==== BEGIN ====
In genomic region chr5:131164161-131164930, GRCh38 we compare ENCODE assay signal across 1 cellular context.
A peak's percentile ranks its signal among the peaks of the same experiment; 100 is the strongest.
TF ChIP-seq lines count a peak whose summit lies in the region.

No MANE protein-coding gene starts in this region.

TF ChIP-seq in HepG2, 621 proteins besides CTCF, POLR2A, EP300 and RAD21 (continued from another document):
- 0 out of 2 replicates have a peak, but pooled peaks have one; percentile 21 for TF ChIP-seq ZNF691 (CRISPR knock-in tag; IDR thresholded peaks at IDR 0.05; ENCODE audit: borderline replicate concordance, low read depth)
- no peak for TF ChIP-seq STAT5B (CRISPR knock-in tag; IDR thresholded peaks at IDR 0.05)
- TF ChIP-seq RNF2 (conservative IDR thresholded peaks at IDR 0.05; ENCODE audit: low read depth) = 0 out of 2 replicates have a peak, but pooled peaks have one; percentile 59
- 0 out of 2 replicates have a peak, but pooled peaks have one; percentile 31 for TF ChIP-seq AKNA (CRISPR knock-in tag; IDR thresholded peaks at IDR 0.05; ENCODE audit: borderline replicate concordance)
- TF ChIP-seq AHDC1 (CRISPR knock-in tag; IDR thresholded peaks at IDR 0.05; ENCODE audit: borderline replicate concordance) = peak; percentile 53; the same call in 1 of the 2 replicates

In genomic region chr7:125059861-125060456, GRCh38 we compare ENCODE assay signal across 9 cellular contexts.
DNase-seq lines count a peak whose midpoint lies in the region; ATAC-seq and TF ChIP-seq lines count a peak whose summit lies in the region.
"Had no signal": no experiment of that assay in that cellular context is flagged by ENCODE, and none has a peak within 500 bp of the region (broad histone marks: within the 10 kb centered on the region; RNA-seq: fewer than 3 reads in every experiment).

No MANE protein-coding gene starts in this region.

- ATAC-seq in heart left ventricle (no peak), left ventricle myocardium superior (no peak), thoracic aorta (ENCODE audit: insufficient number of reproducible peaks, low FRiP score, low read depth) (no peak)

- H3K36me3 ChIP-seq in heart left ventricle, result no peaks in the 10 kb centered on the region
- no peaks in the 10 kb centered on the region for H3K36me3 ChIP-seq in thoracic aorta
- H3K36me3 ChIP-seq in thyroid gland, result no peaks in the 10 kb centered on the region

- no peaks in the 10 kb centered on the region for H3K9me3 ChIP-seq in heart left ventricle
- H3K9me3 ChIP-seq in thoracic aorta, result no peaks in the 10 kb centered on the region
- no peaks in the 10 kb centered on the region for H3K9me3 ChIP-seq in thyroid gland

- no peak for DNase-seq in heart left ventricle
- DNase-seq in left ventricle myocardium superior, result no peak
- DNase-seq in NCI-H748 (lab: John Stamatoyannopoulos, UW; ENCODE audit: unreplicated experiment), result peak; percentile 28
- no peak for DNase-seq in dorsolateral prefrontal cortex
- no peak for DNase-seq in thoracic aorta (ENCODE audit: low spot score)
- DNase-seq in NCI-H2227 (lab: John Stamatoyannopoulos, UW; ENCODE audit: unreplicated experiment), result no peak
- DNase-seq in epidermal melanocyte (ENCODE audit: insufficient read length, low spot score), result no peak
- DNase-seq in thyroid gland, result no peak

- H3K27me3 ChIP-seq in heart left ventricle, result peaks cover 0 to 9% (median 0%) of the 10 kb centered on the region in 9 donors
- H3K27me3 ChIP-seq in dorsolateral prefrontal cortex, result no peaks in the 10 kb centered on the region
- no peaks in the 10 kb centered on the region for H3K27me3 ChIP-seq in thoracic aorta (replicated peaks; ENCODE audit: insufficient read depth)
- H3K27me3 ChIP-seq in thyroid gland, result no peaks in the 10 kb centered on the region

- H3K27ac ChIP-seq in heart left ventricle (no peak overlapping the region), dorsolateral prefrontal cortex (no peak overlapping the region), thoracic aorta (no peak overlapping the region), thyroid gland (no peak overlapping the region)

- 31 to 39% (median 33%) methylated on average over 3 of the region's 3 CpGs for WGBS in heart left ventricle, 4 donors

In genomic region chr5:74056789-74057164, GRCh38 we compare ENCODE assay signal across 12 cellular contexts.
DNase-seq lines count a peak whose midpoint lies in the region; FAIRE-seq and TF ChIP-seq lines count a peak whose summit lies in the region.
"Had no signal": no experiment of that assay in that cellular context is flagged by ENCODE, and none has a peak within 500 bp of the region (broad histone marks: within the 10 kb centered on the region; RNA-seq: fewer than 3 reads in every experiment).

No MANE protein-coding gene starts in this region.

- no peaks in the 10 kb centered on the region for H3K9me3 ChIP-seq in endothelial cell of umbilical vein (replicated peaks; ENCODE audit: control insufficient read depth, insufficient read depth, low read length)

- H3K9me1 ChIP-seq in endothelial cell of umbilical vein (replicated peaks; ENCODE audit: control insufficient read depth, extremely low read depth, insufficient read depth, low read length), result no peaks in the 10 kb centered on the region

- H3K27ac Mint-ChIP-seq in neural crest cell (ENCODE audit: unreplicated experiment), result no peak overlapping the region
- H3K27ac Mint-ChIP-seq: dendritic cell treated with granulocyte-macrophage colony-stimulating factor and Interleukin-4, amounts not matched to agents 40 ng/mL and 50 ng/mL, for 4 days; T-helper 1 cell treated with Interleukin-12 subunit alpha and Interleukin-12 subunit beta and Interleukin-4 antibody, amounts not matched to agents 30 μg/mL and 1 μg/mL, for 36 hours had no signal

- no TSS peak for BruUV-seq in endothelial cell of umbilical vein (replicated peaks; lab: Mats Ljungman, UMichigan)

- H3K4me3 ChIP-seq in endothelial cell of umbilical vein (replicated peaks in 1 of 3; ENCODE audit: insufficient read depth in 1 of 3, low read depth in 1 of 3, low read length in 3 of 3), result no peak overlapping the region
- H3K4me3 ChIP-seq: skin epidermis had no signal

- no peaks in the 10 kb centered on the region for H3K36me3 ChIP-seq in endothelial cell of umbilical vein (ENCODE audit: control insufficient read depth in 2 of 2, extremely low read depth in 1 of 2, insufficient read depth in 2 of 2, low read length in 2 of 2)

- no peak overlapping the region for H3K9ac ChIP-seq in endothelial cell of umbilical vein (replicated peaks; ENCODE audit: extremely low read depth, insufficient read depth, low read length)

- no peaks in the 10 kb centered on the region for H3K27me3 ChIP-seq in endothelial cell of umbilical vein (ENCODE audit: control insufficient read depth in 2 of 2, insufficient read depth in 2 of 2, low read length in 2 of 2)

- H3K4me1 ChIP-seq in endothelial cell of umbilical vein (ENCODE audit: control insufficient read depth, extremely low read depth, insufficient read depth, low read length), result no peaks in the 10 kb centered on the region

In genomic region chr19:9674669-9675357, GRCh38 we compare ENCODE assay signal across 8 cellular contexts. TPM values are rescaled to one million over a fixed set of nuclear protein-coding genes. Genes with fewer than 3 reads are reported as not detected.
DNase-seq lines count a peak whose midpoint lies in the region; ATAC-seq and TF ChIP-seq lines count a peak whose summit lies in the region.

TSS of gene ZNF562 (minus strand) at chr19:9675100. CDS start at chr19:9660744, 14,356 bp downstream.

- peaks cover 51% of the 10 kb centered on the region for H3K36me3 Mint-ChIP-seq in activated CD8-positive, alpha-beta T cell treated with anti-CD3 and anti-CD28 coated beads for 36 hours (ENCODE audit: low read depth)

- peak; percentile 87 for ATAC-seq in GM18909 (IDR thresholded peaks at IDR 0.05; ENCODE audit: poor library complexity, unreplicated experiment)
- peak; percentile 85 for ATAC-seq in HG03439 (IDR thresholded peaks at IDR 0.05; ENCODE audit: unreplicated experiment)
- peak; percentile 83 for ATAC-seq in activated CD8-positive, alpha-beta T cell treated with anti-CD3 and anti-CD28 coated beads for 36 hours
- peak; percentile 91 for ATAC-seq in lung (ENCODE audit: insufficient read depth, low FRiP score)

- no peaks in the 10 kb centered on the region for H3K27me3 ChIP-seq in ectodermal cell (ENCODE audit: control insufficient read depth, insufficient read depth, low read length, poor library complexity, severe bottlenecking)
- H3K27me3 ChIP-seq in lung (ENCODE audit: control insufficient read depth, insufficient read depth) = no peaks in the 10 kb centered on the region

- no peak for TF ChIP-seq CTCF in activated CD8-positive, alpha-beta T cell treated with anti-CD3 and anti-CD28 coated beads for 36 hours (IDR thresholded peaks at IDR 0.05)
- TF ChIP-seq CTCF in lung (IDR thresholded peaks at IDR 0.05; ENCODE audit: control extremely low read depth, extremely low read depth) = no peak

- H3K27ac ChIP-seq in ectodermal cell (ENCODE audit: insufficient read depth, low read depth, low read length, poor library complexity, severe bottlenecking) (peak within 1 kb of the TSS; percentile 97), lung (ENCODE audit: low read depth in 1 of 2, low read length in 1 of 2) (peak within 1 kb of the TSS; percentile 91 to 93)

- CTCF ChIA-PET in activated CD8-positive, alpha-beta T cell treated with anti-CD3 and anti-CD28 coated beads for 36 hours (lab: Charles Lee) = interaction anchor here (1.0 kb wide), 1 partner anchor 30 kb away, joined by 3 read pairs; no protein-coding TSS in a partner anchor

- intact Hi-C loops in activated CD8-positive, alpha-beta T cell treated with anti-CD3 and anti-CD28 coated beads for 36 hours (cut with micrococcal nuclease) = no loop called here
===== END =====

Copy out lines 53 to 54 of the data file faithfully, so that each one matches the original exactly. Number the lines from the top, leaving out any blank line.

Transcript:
TSS of gene ZNF562 (minus strand) at chr19:9675100. CDS start at chr19:9660744, 14,356 bp downstream.

- peaks cover 51% of the 10 kb centered on the region for H3K36me3 Mint-ChIP-seq in activated CD8-positive, alpha-beta T cell treated with anti-CD3 and anti-CD28 coated beads for 36 hours (ENCODE audit: low read depth)